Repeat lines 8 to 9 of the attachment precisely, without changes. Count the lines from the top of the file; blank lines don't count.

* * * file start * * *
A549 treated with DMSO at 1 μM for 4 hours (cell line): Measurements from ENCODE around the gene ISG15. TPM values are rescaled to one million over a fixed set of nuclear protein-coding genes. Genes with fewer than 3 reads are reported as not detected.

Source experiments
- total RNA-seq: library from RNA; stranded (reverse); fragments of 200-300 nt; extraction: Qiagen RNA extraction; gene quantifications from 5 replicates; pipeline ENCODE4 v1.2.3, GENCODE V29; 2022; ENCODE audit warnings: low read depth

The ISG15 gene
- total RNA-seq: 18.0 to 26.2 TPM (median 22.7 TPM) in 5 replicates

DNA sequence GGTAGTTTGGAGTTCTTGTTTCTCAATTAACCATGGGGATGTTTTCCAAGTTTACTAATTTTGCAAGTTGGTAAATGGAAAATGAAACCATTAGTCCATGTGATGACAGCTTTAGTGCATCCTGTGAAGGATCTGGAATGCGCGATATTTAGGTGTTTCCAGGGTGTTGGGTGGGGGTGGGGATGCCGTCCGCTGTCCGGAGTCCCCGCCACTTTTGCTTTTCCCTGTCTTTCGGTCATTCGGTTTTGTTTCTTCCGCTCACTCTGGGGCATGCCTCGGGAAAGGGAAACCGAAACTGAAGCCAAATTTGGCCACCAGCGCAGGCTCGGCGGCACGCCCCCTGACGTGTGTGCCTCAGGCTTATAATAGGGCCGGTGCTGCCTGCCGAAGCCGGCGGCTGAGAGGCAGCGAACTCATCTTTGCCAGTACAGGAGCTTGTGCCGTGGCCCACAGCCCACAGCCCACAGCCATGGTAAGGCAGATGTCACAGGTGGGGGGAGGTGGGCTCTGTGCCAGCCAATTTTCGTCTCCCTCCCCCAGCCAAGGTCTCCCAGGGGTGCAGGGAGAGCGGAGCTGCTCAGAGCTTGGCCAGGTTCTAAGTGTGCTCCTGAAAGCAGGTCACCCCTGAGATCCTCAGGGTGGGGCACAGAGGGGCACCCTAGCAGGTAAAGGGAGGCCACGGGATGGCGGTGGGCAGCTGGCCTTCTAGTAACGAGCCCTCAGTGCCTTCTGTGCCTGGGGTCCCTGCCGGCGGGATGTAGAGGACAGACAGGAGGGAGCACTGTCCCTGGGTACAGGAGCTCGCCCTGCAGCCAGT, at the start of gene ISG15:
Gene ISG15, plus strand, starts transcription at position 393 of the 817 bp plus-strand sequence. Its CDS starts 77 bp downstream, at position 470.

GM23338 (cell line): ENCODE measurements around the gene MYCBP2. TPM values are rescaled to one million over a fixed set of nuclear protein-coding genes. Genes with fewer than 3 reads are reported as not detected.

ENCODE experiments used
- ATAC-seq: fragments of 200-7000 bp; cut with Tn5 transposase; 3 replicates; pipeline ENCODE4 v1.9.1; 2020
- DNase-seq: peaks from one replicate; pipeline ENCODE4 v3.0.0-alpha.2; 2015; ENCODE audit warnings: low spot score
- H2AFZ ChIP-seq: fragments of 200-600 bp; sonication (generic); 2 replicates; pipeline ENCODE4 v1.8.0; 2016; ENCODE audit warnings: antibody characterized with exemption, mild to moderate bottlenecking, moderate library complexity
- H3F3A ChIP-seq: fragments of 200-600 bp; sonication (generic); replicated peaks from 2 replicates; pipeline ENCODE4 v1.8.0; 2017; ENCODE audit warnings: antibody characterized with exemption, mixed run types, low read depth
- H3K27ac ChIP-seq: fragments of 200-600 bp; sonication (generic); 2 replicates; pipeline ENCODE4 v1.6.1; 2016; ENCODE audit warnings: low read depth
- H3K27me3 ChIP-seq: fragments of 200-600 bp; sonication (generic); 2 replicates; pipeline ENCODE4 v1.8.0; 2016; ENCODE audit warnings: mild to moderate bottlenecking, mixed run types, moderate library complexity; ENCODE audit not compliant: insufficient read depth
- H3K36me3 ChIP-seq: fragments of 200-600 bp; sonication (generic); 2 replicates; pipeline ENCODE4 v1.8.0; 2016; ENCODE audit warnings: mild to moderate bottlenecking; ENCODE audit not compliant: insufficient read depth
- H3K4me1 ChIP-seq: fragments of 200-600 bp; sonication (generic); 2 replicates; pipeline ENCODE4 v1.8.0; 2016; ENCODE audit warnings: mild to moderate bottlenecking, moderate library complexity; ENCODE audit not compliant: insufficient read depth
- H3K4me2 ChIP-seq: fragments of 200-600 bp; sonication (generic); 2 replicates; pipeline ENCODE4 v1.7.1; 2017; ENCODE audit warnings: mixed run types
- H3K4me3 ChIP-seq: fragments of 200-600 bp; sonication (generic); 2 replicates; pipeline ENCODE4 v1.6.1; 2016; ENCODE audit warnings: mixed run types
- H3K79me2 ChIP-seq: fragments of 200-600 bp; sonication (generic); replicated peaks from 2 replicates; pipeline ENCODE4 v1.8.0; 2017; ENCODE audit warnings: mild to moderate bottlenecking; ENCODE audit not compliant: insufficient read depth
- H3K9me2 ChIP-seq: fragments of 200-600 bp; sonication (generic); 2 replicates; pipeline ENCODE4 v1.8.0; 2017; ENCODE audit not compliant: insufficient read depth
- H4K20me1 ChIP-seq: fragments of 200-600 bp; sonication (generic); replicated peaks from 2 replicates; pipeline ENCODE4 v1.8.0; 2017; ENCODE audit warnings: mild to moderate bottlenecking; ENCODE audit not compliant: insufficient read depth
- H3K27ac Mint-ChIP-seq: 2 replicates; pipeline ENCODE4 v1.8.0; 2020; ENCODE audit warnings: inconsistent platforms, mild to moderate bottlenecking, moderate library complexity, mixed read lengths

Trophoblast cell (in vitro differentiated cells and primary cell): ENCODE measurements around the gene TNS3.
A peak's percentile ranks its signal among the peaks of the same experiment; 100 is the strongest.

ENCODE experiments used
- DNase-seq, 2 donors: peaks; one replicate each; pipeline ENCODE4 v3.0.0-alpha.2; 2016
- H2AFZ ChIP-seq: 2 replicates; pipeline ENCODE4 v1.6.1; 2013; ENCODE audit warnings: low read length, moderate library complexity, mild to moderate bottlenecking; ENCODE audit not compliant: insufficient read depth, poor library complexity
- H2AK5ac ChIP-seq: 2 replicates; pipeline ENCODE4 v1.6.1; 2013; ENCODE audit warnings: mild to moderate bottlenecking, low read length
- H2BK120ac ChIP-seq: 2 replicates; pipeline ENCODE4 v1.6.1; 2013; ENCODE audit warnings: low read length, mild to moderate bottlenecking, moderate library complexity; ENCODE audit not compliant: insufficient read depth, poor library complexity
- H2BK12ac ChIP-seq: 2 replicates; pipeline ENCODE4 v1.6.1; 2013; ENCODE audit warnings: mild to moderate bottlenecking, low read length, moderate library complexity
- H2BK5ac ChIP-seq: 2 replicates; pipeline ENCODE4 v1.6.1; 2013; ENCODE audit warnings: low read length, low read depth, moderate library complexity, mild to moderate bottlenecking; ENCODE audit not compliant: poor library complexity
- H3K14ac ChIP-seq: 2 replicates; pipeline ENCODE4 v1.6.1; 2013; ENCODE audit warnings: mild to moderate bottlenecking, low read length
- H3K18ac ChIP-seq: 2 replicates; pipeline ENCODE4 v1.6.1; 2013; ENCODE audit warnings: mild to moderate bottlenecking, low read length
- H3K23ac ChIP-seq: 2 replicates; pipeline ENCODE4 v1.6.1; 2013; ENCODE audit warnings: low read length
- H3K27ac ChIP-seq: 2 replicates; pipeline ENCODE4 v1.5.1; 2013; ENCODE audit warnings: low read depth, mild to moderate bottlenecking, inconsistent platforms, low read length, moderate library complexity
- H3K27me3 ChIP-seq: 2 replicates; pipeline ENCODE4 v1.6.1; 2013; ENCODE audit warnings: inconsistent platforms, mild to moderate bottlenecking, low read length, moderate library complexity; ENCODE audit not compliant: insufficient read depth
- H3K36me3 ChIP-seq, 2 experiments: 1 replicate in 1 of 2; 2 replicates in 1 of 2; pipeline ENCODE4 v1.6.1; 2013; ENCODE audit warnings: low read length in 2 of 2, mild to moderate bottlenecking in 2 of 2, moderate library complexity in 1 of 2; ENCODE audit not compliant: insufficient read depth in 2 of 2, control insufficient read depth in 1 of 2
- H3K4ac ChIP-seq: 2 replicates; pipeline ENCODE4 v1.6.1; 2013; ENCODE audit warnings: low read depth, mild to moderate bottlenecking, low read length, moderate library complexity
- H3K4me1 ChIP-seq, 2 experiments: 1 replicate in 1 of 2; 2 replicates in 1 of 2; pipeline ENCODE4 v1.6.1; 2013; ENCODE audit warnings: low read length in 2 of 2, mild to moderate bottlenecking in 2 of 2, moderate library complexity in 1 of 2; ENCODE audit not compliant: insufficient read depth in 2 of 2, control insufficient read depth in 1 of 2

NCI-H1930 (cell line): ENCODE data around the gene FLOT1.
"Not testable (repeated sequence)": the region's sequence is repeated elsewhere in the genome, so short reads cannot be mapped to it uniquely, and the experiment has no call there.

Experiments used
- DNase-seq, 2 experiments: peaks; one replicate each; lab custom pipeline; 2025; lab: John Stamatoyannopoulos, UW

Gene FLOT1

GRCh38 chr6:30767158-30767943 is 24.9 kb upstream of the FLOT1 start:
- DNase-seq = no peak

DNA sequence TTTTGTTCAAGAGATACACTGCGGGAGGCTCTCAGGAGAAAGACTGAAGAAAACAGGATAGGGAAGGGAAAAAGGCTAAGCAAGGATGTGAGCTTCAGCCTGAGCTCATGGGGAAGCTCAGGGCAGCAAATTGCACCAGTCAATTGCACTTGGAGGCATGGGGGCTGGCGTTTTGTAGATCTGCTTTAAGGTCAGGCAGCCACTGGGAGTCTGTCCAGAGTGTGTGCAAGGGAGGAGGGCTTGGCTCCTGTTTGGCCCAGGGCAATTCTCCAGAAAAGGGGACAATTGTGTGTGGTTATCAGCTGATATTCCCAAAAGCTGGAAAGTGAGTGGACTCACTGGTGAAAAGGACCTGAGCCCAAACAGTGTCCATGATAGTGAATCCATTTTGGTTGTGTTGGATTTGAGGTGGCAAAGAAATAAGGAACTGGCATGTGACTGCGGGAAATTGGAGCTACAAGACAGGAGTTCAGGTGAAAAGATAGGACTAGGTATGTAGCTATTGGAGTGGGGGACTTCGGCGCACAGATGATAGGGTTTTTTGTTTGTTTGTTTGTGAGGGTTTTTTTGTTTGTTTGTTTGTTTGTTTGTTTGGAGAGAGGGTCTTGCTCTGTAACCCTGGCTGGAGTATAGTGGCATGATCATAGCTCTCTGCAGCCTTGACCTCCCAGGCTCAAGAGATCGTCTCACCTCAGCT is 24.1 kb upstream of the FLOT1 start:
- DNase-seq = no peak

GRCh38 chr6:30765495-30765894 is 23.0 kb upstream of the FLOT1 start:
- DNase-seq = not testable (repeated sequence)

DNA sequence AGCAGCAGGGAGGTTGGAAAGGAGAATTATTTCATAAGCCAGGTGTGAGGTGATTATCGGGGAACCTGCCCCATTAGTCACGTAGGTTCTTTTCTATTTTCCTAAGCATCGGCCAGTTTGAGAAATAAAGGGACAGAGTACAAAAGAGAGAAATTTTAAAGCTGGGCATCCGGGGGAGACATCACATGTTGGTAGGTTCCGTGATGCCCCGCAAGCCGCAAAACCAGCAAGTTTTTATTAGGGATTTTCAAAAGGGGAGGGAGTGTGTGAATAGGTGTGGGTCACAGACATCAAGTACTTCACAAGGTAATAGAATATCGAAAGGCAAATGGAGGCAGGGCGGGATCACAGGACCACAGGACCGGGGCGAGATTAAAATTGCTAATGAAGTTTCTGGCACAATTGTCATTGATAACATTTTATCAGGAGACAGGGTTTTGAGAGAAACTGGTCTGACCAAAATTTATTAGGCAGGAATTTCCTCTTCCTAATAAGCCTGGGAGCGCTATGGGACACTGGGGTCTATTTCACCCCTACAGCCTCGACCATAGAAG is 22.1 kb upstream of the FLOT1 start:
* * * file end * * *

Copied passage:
GM23338 (cell line): ENCODE measurements around the gene MYCBP2. TPM values are rescaled to one million over a fixed set of nuclear protein-coding genes. Genes with fewer than 3 reads are reported as not detected.

ENCODE experiments used